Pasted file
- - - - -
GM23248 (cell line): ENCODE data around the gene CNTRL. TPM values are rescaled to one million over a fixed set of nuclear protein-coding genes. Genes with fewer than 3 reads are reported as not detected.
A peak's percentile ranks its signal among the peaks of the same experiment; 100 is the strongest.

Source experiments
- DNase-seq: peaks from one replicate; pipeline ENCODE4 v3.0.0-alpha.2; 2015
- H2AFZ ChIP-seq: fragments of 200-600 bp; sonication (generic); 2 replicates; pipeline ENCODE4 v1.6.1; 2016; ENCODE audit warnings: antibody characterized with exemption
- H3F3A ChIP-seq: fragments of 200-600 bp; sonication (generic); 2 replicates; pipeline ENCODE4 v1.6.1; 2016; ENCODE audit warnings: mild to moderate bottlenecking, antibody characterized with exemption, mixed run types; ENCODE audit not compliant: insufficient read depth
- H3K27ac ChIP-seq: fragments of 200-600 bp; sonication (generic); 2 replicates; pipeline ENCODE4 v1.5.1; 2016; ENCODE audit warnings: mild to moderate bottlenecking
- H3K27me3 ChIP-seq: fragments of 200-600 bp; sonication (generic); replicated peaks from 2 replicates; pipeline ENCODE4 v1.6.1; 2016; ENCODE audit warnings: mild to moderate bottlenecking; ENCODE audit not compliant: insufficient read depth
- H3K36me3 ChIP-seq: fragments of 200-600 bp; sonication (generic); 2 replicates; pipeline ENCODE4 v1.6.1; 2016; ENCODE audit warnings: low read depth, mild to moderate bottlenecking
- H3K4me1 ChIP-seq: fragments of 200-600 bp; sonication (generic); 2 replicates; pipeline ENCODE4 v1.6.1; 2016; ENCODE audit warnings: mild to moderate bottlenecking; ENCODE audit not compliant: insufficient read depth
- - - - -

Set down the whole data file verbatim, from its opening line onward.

GM23248 (cell line): ENCODE data around the gene CNTRL. TPM values are rescaled to one million over a fixed set of nuclear protein-coding genes. Genes with fewer than 3 reads are reported as not detected.
A peak's percentile ranks its signal among the peaks of the same experiment; 100 is the strongest.

Source experiments
- DNase-seq: peaks from one replicate; pipeline ENCODE4 v3.0.0-alpha.2; 2015
- H2AFZ ChIP-seq: fragments of 200-600 bp; sonication (generic); 2 replicates; pipeline ENCODE4 v1.6.1; 2016; ENCODE audit warnings: antibody characterized with exemption
- H3F3A ChIP-seq: fragments of 200-600 bp; sonication (generic); 2 replicates; pipeline ENCODE4 v1.6.1; 2016; ENCODE audit warnings: mild to moderate bottlenecking, antibody characterized with exemption, mixed run types; ENCODE audit not compliant: insufficient read depth
- H3K27ac ChIP-seq: fragments of 200-600 bp; sonication (generic); 2 replicates; pipeline ENCODE4 v1.5.1; 2016; ENCODE audit warnings: mild to moderate bottlenecking
- H3K27me3 ChIP-seq: fragments of 200-600 bp; sonication (generic); replicated peaks from 2 replicates; pipeline ENCODE4 v1.6.1; 2016; ENCODE audit warnings: mild to moderate bottlenecking; ENCODE audit not compliant: insufficient read depth
- H3K36me3 ChIP-seq: fragments of 200-600 bp; sonication (generic); 2 replicates; pipeline ENCODE4 v1.6.1; 2016; ENCODE audit warnings: low read depth, mild to moderate bottlenecking
- H3K4me1 ChIP-seq: fragments of 200-600 bp; sonication (generic); 2 replicates; pipeline ENCODE4 v1.6.1; 2016; ENCODE audit warnings: mild to moderate bottlenecking; ENCODE audit not compliant: insufficient read depth